CTC stands for Crushing, Tearing and Curling. It is an automated mass production that brings out only simple flavours, no fine aromas and no large leaf grades. It takes only 8 to 12 hours to produce one batch of black tea versus 20 to 24 hours it takes by using the traditional orthodox way.
None of the teas we sell comes under the grade ‘dust’.
Decoding The Acryonyms
In the course of tea history, English terms and combinations of letters describing the various qualities of tea have become standard:
- Fine: Fine, excellent quality.
- Tippy: Tips are the light-coloured leaf buds. They contain less cell sap and do not become as dark during fermentation.
- Golden: This description indicates golden brown teas and is only used for teas from India.
- Flowery: This term describes the fragrance and aroma of a tea.
- Orange: This is an indication of a special quality. It can be traced back to the Dutch Royal House of Orange and means royal, exquisite and simply especially good.
- Pekoe: This Chinese word (=white down), refers to the fine, this hairs on the jagged leaf edge of young, delicate tea leaves. In this combination both the terms Orange and Pekoe are used to describe the tea grade.
- Broken: Broken and, therefore, a small-leafed tea.
- Fannings: These are the larger pieces of the small leafed particles left after sifting. They are ideal for top quality tea bags like our Teavelope range.
- Dust: This is the lowest grade left after the final sift. Because it is so fine, it is called dust. None of the teas we have on offer contains Dust grade.
Next time you see a collection of letters on your tea’s label you can now read the details and ‘decode’ them as per the following example FTGFOP which read like ‘Fine, Tippy, Golden, Flowery, Orange, Pekoe’. The description indicates a carefully sifted tea with plenty of light-coloured and golden brown leaf tips, a richly flowery aroma and delicate leaves of the highest quality grade.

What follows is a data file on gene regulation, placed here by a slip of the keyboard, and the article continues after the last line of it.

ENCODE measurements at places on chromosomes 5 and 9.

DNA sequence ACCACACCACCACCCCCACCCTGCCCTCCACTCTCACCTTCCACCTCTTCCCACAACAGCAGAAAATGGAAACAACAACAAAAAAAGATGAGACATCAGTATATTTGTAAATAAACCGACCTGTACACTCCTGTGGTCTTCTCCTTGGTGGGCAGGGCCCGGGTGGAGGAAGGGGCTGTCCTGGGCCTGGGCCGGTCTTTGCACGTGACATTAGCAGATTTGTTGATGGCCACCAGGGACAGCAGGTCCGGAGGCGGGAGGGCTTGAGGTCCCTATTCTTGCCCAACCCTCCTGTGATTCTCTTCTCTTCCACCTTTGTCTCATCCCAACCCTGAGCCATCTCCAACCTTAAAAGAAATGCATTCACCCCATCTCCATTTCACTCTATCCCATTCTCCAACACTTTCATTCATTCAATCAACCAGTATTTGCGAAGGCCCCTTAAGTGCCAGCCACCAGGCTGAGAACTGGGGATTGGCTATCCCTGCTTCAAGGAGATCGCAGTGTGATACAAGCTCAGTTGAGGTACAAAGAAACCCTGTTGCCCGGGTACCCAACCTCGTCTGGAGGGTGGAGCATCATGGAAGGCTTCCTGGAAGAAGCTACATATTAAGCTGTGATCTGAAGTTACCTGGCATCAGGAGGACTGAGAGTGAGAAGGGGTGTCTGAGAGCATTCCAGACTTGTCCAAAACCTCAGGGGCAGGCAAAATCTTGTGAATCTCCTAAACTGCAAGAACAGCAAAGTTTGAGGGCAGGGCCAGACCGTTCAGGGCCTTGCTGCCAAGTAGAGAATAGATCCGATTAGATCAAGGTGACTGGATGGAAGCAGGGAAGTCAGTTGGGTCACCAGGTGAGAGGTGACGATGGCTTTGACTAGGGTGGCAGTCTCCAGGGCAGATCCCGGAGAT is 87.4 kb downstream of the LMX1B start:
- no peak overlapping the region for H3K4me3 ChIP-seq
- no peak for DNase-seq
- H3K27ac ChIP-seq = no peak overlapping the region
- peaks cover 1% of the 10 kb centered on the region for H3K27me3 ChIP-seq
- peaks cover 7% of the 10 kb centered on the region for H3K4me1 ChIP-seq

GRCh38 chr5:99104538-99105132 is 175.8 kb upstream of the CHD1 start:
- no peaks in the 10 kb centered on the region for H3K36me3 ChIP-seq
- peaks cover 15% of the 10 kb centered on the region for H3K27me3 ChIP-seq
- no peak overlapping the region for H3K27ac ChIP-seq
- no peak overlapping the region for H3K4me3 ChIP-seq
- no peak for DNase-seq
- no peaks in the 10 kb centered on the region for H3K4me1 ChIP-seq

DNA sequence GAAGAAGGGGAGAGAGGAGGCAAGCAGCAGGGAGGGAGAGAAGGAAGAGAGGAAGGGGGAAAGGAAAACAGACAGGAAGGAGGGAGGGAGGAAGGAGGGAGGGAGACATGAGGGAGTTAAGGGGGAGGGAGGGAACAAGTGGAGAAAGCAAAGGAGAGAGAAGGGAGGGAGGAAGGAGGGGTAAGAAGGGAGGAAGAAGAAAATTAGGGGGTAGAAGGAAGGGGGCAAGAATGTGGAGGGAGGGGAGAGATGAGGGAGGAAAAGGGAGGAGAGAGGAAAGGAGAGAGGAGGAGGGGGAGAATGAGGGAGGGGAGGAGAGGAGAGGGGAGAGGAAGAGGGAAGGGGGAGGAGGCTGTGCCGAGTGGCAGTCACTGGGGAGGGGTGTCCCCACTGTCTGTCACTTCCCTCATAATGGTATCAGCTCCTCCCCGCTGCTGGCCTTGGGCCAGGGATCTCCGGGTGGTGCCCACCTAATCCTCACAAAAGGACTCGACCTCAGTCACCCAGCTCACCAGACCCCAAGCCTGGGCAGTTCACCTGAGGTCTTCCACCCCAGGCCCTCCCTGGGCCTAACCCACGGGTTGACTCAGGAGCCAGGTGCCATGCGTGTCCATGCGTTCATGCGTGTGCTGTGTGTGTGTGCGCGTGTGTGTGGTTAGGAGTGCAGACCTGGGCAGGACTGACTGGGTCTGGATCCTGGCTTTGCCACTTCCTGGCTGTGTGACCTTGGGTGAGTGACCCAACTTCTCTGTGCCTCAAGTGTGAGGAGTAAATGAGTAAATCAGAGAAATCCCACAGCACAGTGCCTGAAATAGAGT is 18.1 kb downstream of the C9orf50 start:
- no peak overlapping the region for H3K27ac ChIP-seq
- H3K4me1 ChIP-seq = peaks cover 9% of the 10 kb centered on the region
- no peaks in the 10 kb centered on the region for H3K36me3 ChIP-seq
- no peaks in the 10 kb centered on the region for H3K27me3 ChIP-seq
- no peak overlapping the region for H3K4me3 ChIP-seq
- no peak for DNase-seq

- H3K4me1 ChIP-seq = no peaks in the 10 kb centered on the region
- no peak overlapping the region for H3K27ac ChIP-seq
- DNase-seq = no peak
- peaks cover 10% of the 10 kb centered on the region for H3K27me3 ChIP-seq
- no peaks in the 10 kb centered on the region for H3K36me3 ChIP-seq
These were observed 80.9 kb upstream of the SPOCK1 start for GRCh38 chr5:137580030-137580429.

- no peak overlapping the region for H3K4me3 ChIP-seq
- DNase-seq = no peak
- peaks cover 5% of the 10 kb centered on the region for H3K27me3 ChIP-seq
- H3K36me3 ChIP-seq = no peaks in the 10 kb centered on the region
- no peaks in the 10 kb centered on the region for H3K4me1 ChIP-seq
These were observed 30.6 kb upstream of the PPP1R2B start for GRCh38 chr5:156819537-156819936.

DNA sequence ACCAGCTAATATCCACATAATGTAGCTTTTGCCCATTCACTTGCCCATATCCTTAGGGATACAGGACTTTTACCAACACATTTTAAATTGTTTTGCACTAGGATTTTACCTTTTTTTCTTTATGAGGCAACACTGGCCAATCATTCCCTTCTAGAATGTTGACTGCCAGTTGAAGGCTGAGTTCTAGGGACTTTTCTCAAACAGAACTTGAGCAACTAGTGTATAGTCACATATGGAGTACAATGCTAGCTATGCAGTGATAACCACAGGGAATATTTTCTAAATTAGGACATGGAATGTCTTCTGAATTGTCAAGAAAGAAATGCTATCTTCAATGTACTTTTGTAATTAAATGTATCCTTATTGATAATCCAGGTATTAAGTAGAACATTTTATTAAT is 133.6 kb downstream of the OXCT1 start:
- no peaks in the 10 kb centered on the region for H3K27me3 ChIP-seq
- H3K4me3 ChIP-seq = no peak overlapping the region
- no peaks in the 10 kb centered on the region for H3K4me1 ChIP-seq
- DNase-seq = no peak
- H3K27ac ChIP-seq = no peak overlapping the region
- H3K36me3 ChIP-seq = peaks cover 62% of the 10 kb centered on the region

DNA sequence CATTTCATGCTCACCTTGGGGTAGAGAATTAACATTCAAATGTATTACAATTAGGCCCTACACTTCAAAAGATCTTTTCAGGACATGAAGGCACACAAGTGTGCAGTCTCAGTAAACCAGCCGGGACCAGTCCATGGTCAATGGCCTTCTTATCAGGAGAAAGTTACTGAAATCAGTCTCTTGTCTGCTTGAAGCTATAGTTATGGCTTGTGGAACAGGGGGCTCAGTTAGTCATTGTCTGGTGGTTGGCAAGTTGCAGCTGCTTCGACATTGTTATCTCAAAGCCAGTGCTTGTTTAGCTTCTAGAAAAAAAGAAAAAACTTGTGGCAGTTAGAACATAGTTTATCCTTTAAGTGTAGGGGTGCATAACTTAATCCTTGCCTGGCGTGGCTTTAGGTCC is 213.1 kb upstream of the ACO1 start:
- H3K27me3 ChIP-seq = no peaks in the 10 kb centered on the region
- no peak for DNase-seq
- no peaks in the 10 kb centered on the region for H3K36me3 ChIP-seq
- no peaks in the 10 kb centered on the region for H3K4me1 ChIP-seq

First Flush Darjeelings
Set against the spectacular backdrop of the Himalayas, Darjeeling is one of the most famous tea-growing regions in India. Each year, the arrival of spring heralds the prized first flush: the first new shoots of the season, which produce a flowery, fragrant and delicately-flavoured tea.
Second Flush Darjeelings
Harvested slightly later in the spring, second flush Darjeelings boast a more intense, full-bodied flavour than their first flush predecessors. Add to this a warm, golden-amber colour and mellow aroma, and the result is a tea that is simply delightful. If proof of this is needed, it can be found among our selection of second flush Darjeelings, such as Darjeeling Summer Gold or Margaret’s Hope.
A neighbour to Darjeeling, the Indian state of Assam is famed as the largest tea-growing region in the world. Fertile, low-lying land and a hot, wet climate combine to produce teas that are dark in colour, with a strong, malty flavour: the perfect choice for those who prefer their tea with a dash of milk or sugar. Assam Bari, Assam Nahorabi, Assam Broken Gold Tip or Assam Boisahabi are among our favourites – why not give them a try?
One of the largest black tea exporters in the world, Sri Lanka – formerly Ceylon – produces a wide variety of top-quality teas. From Uva in the east, Dimbula in the west and Nuwara Eliya in between, come some of the best teas in Sri Lanka. Teas whose fragrant aromas and crisp, citrus flavours create nothing short of a sensory delight. Ceylon teas are delicious as single estate teas or as part of a black tea blend. The most sought-after varieties include Inverness, Orange Pekoe and the blended classic English Breakfast.
Chinese Black Teas
Produced mainly for export, Chinese black tea originates from the southern regions of China. Typically mild, with a deep, earthy flavour, these teas are generally low in tannin and caffeine. And, because their leaves are so carefully crafted, Chinese black teas are notable for their looks, as well as their taste. Popular Chinese black teas include Lapsang Souchong, Keemun, Yunnan and Pu Erh.
Other black teas
In addition to teas from the larger tea-growing areas, we offer a selection of black teas from lesser-known regions such as Nepal, Sikkim and Southern India.